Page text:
What a difference a few short months -- and an election -- can make.
Prior to the historic November 2010 election results we heard President Obama and the previous Congress talking about how much money they could spend. Who would have imagined the President and your representatives on Capitol Hill would be talking about how much money they could cut? It's happening -- not as quickly as many of us would like -- but it is happening!
The House of Representatives has passed a bill to fund the federal government for the remaining months of the 2011 fiscal year that ends September 30th. While I'm disappointed we couldn't convince the Senate and the President to agree to more, it does cut nearly $40 billion in wasteful government spending. Significantly, that makes it the largest non-defense spending cut in American history. It also provides essential funding for national defense, a priority of mine and the 4th Congressional District.
While approval of this measure allows us to focus on the 2012 budget and cutting trillions instead of billions in spending, it is only a start -- one small step in the right direction. But it will clear the deck for that all-important 2012 budget debate. I'm looking forward to beginning that discussion to save trillions of taxpayer dollars.
More about the 2012 plan later. For now, let's take a look at what provisions were included in the bill we passed this week:
In addition to trimming almost $40 billion from the budget it puts the brakes on the funding for some controversial programs and ideas. This spending plan puts an end to any proposal to take Guantanamo Bay terrorist suspects and transfer them to the United States for any reason. It also puts the brakes on any discussion of building any new prisons in the U.S. to house these suspected evil-doers. Rest assured, these people will not be posing a danger to you or your family as they'll be safely locked-up at Guantanamo in a facility built specifically for the purpose of detaining them.
This Continuing Resolution also prohibits funding for the establishment of a Climate Service at the National Oceanic and Atmospheric Administration (NOAA). After enduring a long and cold winter, most 4th District Missourians don't want to see their tax dollars sunk into research on global warming. The legislation also eliminates the position of Climate Change Czar as well as the positions of Health Care Czar, Car Czar, and Urban Affairs Czar. If President Obama wants cabinet-level appointees they should have to go through the same scrutiny as others who are chosen to serve in high level positions in any presidential administration.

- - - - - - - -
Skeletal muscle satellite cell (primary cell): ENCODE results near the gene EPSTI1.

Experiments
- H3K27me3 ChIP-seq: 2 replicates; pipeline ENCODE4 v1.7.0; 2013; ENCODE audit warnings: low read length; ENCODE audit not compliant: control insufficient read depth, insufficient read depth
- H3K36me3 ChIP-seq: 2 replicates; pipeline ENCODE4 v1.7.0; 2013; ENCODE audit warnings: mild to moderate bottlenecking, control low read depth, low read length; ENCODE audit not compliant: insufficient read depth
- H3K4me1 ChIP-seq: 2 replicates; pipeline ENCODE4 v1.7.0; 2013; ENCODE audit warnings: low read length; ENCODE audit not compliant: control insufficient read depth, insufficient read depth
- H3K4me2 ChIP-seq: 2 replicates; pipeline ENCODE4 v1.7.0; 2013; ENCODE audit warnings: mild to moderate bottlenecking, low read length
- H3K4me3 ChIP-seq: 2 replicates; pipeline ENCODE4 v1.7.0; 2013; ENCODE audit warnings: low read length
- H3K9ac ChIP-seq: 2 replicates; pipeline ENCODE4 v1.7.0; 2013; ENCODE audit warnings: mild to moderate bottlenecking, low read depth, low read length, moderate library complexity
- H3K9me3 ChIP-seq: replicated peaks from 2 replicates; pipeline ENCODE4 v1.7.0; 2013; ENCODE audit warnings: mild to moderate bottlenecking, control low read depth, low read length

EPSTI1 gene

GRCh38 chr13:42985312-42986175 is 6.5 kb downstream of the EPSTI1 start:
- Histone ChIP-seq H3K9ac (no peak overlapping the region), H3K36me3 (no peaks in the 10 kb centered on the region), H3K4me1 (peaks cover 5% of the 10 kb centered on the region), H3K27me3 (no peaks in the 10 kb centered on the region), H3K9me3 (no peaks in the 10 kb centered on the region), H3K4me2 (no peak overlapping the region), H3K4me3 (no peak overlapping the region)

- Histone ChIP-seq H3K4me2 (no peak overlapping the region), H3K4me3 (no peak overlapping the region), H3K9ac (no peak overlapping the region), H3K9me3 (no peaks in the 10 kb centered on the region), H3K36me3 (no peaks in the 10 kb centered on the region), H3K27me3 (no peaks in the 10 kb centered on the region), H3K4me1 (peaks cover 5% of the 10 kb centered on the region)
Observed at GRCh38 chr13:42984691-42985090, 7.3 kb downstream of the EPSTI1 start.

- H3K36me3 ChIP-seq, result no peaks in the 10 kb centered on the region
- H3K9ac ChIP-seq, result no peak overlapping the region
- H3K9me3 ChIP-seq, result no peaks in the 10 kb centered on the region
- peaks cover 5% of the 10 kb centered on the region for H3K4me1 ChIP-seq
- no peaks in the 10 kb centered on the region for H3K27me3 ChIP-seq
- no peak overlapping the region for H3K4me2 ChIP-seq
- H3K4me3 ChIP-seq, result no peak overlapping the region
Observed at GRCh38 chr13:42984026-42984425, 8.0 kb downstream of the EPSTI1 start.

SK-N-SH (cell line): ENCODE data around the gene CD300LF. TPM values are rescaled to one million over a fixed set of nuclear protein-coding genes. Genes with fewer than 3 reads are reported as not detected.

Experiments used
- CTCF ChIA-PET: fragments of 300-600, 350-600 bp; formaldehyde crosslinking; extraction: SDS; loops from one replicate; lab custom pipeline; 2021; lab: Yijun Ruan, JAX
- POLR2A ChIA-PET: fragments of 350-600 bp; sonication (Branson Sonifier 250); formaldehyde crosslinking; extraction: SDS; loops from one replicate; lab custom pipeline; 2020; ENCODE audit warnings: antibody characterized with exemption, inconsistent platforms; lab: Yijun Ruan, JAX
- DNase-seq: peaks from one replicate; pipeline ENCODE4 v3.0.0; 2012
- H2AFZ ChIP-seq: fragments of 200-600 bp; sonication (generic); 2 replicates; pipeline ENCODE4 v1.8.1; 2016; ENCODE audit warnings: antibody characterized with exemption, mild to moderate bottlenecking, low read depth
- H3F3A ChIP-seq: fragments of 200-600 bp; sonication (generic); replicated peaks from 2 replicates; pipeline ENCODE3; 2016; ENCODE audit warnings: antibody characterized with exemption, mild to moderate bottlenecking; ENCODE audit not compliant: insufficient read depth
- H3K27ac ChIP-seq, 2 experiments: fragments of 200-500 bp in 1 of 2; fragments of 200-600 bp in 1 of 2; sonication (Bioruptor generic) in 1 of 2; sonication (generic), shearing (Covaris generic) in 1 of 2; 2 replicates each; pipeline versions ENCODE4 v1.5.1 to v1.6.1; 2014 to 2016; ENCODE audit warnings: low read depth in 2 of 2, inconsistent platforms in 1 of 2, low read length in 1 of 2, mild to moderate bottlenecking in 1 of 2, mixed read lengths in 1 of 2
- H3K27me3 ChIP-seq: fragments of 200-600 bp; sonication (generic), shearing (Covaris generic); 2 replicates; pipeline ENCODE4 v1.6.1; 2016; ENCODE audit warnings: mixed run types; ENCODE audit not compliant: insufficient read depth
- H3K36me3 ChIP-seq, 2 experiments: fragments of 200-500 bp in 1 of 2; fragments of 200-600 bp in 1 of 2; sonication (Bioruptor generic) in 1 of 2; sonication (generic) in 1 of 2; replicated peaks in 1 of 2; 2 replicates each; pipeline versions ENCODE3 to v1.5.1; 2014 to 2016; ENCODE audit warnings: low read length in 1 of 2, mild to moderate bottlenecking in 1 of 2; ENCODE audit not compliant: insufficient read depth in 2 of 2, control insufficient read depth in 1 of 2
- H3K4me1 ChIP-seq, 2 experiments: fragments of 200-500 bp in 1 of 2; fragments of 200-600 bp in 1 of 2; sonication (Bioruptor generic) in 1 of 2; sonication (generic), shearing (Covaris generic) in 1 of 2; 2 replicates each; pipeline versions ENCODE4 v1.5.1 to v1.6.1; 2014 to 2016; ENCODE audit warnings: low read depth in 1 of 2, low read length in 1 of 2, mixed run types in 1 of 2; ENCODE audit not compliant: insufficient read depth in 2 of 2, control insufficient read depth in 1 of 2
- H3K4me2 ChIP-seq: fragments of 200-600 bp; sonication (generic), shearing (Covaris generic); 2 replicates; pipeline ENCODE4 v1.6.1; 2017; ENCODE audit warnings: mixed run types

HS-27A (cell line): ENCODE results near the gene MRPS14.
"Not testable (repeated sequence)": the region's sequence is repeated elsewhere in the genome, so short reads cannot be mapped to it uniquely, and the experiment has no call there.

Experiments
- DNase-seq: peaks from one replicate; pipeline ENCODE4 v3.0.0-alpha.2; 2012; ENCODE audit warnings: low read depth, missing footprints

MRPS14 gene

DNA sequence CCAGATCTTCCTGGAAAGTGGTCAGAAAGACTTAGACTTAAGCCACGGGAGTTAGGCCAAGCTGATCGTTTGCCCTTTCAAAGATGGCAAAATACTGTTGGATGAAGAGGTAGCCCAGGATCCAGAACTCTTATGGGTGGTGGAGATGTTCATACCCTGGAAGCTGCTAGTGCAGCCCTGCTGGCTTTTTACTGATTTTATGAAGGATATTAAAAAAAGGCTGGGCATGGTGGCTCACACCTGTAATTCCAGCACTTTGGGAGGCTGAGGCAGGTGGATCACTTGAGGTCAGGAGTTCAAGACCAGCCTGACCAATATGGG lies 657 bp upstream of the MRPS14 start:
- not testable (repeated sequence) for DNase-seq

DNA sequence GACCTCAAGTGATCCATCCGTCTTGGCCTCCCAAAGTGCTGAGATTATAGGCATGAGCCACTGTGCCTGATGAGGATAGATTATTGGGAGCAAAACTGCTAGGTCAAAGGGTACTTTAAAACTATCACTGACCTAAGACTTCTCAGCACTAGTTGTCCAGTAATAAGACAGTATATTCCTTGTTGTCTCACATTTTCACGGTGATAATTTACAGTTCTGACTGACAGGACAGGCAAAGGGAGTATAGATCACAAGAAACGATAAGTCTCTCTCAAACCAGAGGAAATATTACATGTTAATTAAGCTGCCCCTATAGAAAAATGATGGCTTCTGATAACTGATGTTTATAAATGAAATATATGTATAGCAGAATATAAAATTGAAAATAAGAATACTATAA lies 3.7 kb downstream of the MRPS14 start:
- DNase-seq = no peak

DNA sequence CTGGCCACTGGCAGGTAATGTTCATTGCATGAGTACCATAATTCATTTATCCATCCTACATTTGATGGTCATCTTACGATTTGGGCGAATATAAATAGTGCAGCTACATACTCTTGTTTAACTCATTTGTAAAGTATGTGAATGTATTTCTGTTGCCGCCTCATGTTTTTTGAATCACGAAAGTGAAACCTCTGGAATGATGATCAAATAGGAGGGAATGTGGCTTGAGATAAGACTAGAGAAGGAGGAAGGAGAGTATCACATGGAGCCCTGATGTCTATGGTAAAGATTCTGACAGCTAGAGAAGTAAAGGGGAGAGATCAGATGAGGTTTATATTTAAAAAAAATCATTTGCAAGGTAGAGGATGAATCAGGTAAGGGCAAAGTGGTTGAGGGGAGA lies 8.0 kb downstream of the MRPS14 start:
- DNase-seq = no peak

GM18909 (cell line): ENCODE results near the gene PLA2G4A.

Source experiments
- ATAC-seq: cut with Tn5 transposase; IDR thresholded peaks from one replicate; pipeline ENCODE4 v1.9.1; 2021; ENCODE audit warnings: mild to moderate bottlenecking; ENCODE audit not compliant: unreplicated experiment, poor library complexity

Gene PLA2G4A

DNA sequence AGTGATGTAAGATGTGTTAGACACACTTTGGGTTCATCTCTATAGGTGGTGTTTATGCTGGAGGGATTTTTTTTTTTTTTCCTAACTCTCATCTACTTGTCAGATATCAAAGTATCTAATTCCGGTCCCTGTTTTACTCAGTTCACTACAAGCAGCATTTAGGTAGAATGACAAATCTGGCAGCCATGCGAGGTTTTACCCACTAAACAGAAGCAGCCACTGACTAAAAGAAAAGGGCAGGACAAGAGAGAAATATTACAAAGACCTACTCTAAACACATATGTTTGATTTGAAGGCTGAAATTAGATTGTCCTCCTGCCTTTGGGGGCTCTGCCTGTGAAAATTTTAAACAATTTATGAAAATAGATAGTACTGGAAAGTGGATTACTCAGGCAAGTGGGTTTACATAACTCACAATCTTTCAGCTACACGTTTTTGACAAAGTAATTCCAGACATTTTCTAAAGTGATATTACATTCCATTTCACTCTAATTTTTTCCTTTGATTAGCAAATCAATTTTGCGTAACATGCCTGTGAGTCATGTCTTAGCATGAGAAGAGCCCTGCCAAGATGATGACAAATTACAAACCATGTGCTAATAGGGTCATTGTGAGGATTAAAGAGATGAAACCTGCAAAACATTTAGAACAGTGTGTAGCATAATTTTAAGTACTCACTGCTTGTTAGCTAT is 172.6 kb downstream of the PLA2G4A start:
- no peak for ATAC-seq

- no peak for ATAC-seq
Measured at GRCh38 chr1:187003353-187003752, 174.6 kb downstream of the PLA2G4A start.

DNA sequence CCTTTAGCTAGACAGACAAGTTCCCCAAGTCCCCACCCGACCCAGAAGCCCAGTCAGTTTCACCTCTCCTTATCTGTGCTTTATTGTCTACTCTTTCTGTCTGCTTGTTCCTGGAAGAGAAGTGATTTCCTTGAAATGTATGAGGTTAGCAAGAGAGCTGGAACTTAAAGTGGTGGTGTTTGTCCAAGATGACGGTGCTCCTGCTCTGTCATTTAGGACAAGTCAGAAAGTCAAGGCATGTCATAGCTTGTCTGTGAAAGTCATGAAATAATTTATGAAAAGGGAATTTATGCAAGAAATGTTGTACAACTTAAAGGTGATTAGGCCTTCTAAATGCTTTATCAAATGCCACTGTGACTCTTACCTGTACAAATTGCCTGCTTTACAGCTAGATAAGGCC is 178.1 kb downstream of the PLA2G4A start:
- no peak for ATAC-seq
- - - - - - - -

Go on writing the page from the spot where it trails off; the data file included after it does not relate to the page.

The provision cuts funding to the Environmental Protection Agency (EPA) by $1.6 billion, a 16 percent decrease from last year's level. A chunk of the EPA's annual budget centers on climate change. H.R. 1473 slices $49 million that had been set aside for studying climate change. It also lowers funding for the National Endowment for the Arts and the National Endowment for the Humanities by a combined $25 million from last year's levels.
Most Americans -- pro-life or pro-choice - reject the notion that taxpayers should provide funding for abortion. This 2011 budget plan restores a long-standing provision against the use of federal and local funds for abortions in Washington, D.C.
In all, the Continuing Resolution terminates or reduces funding for dozens of programs, including a number of pie-in-the-sky proposals put forward by the Obama Administration. The bill eliminates new funding for High Speed Rail and takes back $400 million in previous year funds for a total reduction of $2.9 billion from levels established during the 2010 fiscal year.
Internationally, the House plan includes a prohibition on pay raises for foreign service officers, a $377 million cut to U.S. contributions to the United Nations and international organizations, and a $130 million cut to international banks and financial institutions. The bill also reduces funding for activities which can